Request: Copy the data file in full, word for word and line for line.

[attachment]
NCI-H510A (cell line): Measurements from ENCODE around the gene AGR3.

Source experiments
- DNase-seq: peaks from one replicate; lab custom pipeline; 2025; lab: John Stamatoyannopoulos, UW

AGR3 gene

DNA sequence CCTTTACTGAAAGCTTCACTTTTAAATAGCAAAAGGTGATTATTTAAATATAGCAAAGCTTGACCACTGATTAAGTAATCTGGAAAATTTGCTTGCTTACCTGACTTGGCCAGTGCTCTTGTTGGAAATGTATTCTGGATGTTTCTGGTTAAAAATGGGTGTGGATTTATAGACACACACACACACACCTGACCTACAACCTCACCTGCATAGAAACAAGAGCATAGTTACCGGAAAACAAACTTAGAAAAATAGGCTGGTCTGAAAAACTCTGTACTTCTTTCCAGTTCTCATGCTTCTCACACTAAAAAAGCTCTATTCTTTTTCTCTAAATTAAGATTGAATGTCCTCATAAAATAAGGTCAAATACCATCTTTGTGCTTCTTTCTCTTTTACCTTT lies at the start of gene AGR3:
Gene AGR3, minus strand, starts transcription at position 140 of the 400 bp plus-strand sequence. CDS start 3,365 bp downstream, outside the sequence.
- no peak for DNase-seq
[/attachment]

NCI-H510A (cell line): Measurements from ENCODE around the gene AGR3.

Source experiments
- DNase-seq: peaks from one replicate; lab custom pipeline; 2025; lab: John Stamatoyannopoulos, UW

AGR3 gene

DNA sequence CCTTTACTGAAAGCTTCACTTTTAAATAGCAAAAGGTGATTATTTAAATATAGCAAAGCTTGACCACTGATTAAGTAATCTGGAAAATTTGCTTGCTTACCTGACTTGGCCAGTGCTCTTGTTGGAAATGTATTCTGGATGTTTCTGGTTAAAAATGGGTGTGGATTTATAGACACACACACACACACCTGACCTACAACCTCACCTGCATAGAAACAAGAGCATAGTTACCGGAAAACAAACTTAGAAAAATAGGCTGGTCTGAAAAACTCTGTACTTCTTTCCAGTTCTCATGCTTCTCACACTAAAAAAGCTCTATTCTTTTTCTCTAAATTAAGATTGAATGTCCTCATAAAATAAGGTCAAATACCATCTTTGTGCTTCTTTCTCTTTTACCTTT lies at the start of gene AGR3:
Gene AGR3, minus strand, starts transcription at position 140 of the 400 bp plus-strand sequence. CDS start 3,365 bp downstream, outside the sequence.
- no peak for DNase-seq